Richard Florida
by Richard Florida
Tue Dec 30th 2008 at 9:27am UTC

Spiky World

More than 95 percent of the world’s population lives in less than 10 percent of the earth’s land area, according to a new study and map by the European Commission’s Joint Research Centre and published in the World Bank’s World Development Report 2009. The research conceptualizes the world and its cities in terms of accessibility and connectivity measured as proximity and travel time to 8,500 major cities worldwide. Here’s the map.

And here’s a summary of the study in Science Daily:

[H]uman population is more concentrated than ever before. Europe’s urban sprawl gradually fades as we move eastwards into the steppes of central Asia, soon to re-emerge into the dense networks of people and places in India, China and Japan. The attraction of Australia’s coasts is dramatically revealed, while North America appears to adopt a grid system not just for its streets and road networks, but for distribution of the cities themselves.

Cities exercise enormous control over national economies – even the global economy. They provide jobs, access to the best cultural, educational and health facilities and they act as hubs for communication and transport. Of course, they also cluster massive demands for energy, generate large quantities of waste, and concentrate pollution as well as social hardship.

By using travel-time as a unit of measurement … the map represents accessibility through the … concept of “how long will it take to get there?” Accessibility links people with places, goods with markets and communities to vital services. Accessibility – whether it is to markets, schools, hospitals or water – is a precondition for the satisfaction of almost any economic need. Furthermore, accessibility is relevant at all levels, from local development to global trade.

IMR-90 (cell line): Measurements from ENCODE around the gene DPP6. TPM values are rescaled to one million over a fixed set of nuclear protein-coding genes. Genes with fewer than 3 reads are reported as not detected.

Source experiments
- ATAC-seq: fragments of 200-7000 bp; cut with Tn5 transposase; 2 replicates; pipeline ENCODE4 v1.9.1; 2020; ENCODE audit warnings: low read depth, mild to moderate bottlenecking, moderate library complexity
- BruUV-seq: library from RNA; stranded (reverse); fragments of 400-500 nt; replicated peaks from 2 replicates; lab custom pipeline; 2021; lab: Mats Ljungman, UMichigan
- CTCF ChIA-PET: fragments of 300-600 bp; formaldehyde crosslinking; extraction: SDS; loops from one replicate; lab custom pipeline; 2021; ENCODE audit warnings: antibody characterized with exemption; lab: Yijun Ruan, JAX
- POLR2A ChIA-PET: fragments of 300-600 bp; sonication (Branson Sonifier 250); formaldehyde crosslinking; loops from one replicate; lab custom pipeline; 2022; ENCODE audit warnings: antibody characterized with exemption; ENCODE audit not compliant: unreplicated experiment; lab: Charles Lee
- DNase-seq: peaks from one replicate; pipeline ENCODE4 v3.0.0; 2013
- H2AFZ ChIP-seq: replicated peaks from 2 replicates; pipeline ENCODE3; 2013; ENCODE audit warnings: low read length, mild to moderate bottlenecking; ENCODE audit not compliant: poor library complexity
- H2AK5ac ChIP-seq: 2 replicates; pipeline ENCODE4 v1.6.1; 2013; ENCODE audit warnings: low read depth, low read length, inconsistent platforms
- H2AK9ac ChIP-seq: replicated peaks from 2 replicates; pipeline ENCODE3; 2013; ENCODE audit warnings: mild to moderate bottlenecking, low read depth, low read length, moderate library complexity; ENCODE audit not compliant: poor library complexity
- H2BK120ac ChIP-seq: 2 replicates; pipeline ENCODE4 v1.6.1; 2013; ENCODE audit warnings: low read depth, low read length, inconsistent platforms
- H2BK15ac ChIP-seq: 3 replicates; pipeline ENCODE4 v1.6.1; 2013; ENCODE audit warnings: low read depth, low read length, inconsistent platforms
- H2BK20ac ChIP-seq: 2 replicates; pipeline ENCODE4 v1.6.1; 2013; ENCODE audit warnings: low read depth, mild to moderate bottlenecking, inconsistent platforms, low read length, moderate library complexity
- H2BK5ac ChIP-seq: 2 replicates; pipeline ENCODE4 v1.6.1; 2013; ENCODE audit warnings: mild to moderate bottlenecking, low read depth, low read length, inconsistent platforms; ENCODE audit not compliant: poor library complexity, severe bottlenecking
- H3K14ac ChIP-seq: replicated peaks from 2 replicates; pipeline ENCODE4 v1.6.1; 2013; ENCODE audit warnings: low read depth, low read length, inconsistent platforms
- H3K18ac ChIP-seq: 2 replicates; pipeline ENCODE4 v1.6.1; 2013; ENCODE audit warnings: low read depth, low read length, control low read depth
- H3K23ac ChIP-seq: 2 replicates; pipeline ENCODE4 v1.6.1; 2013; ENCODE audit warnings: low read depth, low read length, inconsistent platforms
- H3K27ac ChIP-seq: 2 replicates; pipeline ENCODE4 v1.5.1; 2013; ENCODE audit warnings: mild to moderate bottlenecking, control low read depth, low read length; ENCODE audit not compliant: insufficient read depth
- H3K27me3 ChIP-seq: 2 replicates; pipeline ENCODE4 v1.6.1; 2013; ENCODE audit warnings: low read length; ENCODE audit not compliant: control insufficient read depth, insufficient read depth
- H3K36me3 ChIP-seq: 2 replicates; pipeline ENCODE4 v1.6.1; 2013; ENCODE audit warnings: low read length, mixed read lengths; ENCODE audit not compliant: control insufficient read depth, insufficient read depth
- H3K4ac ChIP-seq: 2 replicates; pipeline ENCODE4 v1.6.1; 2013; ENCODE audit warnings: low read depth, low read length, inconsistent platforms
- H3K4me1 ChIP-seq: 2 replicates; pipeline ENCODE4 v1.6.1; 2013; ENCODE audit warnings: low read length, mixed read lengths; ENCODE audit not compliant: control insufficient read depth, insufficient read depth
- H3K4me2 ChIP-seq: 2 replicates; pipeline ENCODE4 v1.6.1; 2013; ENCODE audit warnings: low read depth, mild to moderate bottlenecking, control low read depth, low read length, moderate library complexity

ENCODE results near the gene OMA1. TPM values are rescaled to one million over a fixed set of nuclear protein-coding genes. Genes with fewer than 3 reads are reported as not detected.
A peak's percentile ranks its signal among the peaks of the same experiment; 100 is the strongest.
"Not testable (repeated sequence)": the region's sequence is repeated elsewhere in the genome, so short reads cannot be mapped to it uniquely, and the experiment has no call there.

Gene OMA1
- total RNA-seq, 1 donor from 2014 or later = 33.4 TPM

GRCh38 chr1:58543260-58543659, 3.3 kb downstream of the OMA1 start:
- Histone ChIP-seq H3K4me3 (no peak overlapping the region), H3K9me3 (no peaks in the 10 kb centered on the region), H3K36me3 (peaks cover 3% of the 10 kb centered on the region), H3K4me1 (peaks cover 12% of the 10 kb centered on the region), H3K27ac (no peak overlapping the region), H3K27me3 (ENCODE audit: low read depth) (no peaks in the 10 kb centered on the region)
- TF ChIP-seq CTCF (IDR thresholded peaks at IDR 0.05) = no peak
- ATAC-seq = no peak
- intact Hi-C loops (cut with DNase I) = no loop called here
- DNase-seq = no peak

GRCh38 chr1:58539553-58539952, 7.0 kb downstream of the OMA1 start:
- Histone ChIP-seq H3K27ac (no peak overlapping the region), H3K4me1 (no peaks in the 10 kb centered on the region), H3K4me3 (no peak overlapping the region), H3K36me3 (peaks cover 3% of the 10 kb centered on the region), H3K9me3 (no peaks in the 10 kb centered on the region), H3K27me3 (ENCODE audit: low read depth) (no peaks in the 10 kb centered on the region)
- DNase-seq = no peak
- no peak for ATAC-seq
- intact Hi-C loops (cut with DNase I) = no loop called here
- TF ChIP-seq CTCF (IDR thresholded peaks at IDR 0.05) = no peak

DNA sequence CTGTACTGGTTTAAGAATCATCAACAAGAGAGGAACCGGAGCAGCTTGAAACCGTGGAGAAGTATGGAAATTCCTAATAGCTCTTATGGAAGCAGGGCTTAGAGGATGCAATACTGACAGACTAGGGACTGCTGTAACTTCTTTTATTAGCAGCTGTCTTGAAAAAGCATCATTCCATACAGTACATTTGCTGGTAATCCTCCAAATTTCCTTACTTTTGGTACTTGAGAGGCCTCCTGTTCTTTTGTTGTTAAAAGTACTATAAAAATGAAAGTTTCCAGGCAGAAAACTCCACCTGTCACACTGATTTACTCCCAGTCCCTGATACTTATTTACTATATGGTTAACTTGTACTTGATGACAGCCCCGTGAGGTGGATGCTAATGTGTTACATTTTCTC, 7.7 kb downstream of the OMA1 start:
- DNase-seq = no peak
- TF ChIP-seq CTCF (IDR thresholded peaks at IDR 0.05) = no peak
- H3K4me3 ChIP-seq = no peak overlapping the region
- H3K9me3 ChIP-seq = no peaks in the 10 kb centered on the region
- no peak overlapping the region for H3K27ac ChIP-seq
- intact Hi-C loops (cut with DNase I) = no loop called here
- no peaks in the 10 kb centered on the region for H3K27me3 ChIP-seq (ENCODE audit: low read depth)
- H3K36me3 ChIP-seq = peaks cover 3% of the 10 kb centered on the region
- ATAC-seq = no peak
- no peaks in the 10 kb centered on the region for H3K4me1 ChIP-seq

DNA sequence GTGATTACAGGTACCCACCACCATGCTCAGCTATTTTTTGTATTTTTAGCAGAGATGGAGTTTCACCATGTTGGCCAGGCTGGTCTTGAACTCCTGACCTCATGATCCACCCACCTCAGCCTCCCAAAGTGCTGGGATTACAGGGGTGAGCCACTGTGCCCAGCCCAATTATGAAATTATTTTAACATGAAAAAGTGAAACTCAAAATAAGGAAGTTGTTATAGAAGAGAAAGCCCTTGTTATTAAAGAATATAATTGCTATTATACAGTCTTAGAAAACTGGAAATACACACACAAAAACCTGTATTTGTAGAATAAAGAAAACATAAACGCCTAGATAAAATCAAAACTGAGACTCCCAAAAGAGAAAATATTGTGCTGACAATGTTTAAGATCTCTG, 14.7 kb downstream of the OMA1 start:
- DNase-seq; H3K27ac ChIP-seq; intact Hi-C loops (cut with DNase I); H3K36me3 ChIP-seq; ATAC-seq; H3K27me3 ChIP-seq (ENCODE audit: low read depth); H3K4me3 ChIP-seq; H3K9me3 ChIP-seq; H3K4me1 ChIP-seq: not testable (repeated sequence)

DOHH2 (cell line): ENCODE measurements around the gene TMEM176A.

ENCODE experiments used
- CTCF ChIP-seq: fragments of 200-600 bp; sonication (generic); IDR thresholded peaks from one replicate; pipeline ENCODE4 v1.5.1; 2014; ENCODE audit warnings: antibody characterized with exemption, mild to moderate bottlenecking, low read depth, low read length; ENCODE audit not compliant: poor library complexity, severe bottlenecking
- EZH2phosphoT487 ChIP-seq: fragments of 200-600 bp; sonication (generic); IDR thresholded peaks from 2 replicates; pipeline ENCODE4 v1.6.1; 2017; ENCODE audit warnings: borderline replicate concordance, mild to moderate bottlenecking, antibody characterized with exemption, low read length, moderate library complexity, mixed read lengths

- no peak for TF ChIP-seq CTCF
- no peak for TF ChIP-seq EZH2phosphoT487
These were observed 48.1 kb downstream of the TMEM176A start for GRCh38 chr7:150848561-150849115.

More here.

5 Responses to “Spiky World”

  1. Justin Says:

    Interesting to see the big black hole in East China. I am also surprised that parts of the Western United States are as bright as they are (the Dakotas, Montana, Wyoming, for example).

  2. nickgogerty Says:

    dangerous if viewed as vectors for disease. We have changed our biological environment into a very rich niche. don’t mean to be a pessimist, just looking at the issue from another perspective.

  3. paolo manzelli Says:

    The MISSION of the Open Network For New Science & Art /Promoted by the telematics Association EGOCREANET ( ) is to conduct highly innovative, trans-disciplinary research .

    The ON-NS&A research group exploits the broad trans-disciplinary character in order to bring together scientists and artists with various training and backgrounds, to attack common goals at the intersection of their respective fields , mainly oriented to overcome the reductionist paradigm of mechanical science for developing a better understanding of life and social science.

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  4. runescape Says:

    Justin, I was surprised too. What are they considering a major city? Largest city in Wyoming has about 60K residents which I wouldn’t consider major among other cities on a global scale. Anyways, when you’re claiming that 95% live on 10% land, you have to remember than vast majority of the world’s land is not livable. From jungles in South America, deserts in Africa and Australia and frozen tundras in Canada and Russia. All of those places are not suitable for humans, so I wouldn’t call this 90-10 stat so shocking as you may believe.

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